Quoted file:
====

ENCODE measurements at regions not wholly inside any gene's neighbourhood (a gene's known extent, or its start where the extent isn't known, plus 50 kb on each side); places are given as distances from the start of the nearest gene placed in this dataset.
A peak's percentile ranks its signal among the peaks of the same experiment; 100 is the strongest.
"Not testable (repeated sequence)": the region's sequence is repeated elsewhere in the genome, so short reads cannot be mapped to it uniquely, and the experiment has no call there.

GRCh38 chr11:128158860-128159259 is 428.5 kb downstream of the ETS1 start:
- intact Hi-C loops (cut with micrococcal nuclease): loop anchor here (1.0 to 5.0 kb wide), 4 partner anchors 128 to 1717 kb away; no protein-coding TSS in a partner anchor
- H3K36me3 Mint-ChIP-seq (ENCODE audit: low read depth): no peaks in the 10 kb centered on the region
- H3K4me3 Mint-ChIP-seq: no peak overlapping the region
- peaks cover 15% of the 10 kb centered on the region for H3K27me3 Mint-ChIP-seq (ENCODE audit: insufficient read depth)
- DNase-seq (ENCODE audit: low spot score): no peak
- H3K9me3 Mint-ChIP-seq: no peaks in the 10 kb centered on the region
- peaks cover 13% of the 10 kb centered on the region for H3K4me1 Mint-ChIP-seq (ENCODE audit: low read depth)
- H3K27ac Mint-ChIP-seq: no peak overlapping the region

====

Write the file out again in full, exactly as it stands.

ENCODE measurements at regions not wholly inside any gene's neighbourhood (a gene's known extent, or its start where the extent isn't known, plus 50 kb on each side); places are given as distances from the start of the nearest gene placed in this dataset.
A peak's percentile ranks its signal among the peaks of the same experiment; 100 is the strongest.
"Not testable (repeated sequence)": the region's sequence is repeated elsewhere in the genome, so short reads cannot be mapped to it uniquely, and the experiment has no call there.

GRCh38 chr11:128158860-128159259 is 428.5 kb downstream of the ETS1 start:
- intact Hi-C loops (cut with micrococcal nuclease): loop anchor here (1.0 to 5.0 kb wide), 4 partner anchors 128 to 1717 kb away; no protein-coding TSS in a partner anchor
- H3K36me3 Mint-ChIP-seq (ENCODE audit: low read depth): no peaks in the 10 kb centered on the region
- H3K4me3 Mint-ChIP-seq: no peak overlapping the region
- peaks cover 15% of the 10 kb centered on the region for H3K27me3 Mint-ChIP-seq (ENCODE audit: insufficient read depth)
- DNase-seq (ENCODE audit: low spot score): no peak
- H3K9me3 Mint-ChIP-seq: no peaks in the 10 kb centered on the region
- peaks cover 13% of the 10 kb centered on the region for H3K4me1 Mint-ChIP-seq (ENCODE audit: low read depth)
- H3K27ac Mint-ChIP-seq: no peak overlapping the region